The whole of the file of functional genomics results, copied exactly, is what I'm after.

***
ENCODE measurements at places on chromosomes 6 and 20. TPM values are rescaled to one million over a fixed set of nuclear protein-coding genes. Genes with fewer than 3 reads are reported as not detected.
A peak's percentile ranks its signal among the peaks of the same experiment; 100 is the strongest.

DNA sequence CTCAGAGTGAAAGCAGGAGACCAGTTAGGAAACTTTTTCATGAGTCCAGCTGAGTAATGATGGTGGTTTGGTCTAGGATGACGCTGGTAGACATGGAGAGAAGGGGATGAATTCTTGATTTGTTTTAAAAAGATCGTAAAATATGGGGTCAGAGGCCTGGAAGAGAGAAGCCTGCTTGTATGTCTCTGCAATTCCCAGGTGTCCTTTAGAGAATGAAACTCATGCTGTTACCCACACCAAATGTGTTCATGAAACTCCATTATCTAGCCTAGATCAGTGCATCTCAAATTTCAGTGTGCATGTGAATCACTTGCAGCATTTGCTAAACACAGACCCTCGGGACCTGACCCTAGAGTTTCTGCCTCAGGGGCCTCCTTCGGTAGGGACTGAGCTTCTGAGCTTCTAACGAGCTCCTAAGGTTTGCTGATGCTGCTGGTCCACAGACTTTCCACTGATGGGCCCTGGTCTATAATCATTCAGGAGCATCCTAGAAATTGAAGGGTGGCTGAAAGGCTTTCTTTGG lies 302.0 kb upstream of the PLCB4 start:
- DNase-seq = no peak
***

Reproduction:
ENCODE measurements at places on chromosomes 6 and 20. TPM values are rescaled to one million over a fixed set of nuclear protein-coding genes. Genes with fewer than 3 reads are reported as not detected.
A peak's percentile ranks its signal among the peaks of the same experiment; 100 is the strongest.

DNA sequence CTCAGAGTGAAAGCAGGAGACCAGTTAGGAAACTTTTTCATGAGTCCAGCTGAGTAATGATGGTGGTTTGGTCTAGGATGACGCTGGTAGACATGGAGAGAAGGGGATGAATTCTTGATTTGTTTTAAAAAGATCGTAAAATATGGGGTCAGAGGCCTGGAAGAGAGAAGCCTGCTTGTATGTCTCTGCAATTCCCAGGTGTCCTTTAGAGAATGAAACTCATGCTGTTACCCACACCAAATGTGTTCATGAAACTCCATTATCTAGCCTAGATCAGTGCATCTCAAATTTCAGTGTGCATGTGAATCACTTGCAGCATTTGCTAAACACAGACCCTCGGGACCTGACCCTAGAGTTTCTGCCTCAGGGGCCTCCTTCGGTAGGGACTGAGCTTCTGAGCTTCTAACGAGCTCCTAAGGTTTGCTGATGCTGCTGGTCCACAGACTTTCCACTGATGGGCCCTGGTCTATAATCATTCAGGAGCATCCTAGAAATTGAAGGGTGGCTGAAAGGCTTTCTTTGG lies 302.0 kb upstream of the PLCB4 start:
- DNase-seq = no peak